More impressions, now of the Dingle Peninsula (after Tralee): Mountains! Low, rounded, lumpy, green. Hiding in the middle of the peninsula between the mountains is a flat bogland. Sheep. Fields--not square, but marked off by rock walls again rather than hedges.

Was trying to contact hostel at Dingle (Ballintaggart) because it's in a 300-year-old mansion, but no luck. I finally had to conclude it must be closed for the winter. At 4 PM in Tralee I finally secured a bed for the night, 1 1/2 hours before arriving in Dingle. €26 for a B&B (good deal)--Ocean View B&B, though my room would be on the landward side. Arrived at 5:30. Had nap (in the luxury of a room all to myself). Then went out to John Benny's pub down the street for a cheap (€9) haddock supper and a trad session.

From my diary:

"I'm sitting in a medium-sized pub in the village of Dingle (population 1600), listening to an accordionist and a guitarist improvising harmonies. They're a bit rough around the edges, but once they get going they're a lot of fun (musically) and they're also having fun. This is what I came to Ireland for!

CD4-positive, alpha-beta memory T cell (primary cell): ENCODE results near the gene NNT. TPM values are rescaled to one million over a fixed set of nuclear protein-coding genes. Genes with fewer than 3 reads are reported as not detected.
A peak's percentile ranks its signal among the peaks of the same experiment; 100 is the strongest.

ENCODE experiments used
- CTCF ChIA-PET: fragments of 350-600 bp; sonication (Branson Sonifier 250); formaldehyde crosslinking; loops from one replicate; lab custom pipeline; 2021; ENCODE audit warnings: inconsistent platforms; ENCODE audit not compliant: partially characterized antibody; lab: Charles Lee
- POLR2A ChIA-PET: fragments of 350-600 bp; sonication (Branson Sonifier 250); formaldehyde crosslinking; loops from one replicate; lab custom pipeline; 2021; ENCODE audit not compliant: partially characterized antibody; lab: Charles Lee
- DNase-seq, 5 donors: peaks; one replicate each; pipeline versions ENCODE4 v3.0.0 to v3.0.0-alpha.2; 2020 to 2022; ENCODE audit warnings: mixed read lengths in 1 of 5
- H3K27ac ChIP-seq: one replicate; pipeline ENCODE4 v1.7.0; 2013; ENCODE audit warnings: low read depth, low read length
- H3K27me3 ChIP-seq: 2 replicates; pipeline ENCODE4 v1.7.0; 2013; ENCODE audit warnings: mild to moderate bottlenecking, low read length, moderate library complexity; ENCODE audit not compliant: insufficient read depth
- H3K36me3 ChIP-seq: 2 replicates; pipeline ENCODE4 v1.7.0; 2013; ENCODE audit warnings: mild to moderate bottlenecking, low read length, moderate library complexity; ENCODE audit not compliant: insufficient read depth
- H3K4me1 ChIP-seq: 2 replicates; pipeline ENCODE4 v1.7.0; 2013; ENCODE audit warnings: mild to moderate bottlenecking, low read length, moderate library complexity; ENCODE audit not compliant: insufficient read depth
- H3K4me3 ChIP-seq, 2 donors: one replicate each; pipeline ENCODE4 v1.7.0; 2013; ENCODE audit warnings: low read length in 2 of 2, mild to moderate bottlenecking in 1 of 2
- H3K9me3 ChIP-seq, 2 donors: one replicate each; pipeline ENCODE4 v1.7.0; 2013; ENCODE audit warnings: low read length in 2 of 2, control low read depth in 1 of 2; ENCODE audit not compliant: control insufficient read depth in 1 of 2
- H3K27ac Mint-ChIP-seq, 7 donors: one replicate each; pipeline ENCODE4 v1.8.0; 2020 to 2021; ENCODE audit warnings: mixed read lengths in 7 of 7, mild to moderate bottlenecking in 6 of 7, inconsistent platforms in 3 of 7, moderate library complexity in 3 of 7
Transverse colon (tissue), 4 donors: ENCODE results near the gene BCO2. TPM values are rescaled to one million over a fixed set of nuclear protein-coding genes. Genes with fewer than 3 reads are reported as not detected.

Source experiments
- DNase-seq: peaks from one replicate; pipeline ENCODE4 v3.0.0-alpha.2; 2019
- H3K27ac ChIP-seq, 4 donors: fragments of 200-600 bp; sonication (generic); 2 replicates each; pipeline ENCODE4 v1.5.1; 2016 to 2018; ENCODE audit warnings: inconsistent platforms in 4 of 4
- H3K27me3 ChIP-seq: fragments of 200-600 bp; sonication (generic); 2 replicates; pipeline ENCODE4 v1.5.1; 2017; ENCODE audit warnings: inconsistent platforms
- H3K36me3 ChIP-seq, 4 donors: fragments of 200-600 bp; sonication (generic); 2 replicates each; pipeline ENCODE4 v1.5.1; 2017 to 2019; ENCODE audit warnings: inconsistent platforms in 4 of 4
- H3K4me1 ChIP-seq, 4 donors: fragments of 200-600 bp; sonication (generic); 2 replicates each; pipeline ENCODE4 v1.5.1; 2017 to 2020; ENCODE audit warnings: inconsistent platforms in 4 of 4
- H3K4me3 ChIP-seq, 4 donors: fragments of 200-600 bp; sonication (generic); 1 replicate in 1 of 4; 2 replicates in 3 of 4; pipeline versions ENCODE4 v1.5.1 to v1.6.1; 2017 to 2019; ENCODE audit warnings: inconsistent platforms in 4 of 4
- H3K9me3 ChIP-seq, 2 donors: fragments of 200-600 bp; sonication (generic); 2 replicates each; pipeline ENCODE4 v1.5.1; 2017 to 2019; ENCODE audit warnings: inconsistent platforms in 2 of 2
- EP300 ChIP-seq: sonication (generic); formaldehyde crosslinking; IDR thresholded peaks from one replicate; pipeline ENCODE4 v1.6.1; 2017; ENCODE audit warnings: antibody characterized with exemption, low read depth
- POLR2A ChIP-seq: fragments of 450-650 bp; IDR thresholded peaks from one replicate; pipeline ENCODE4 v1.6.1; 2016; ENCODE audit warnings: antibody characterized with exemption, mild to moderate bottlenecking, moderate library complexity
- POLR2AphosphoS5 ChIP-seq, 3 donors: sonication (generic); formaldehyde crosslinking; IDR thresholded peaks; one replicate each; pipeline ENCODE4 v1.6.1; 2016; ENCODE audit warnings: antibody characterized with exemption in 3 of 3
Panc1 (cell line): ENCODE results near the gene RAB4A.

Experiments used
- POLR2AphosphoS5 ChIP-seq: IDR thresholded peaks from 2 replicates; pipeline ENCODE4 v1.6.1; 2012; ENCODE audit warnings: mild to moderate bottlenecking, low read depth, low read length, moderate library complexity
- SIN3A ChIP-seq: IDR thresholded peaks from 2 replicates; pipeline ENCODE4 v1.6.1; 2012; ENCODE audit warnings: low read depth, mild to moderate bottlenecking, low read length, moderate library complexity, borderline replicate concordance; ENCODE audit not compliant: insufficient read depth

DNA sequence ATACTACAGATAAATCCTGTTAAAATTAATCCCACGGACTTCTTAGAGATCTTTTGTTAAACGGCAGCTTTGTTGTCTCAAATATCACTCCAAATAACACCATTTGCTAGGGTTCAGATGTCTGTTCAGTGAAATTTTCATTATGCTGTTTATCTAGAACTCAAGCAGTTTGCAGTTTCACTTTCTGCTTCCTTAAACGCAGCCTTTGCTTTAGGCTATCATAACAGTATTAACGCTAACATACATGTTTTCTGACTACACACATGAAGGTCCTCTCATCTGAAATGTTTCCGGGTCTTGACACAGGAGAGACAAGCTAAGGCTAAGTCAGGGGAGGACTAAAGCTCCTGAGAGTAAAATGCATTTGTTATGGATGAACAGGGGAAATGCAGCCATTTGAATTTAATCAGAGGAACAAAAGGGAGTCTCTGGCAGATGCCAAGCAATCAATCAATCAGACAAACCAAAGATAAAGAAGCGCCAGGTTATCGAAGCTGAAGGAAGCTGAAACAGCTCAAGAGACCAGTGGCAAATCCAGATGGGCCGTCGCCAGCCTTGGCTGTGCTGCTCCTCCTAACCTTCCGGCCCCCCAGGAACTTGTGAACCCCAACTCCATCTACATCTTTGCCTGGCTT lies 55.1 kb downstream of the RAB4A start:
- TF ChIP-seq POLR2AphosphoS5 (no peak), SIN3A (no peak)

This is a friendly old pub. Parts of it need paint, and there's a leftover 'Happy Birthday' sign and a popped balloon on one wall. Orange paint, a worn piano, lamps casting a yellow glow. The stools are well padded. The clientele isn't dressed up to see and be seen, as in Galway--they're mostly older and are sitting quietly listening to the musicians go at it. I don't know how many are locals--the pub is mentioned in my Lonely Planet guide. I've just had a substantial meal of haddock, mashed potatoes, mashed carrots, 'untastely' green beans--all for €10. (Restaurant meals cost €15.) The wood furnishings are dark or red, like all Irish pubs. I seem to be the only one here alone, but tonight I'm happy for the solitude. If a rockin' pub can be solitude. I guess it's not really rockin'--just the musicians are, but they're making up for the rest. They're really enjoying themselves. But how could one not enjoy oneself when playing or listening to cheerful Irish trad?

However, people are starting to filter out now. I forget, living in Galway where every night is for partying (especially Thursday, Friday, and Saturday), that people have to go to bed early to get up for work. And after all, it is after 'half ten.' In Galway pubs are open until 11:30, or 12:30 on weekends. I wonder what time this one will die down.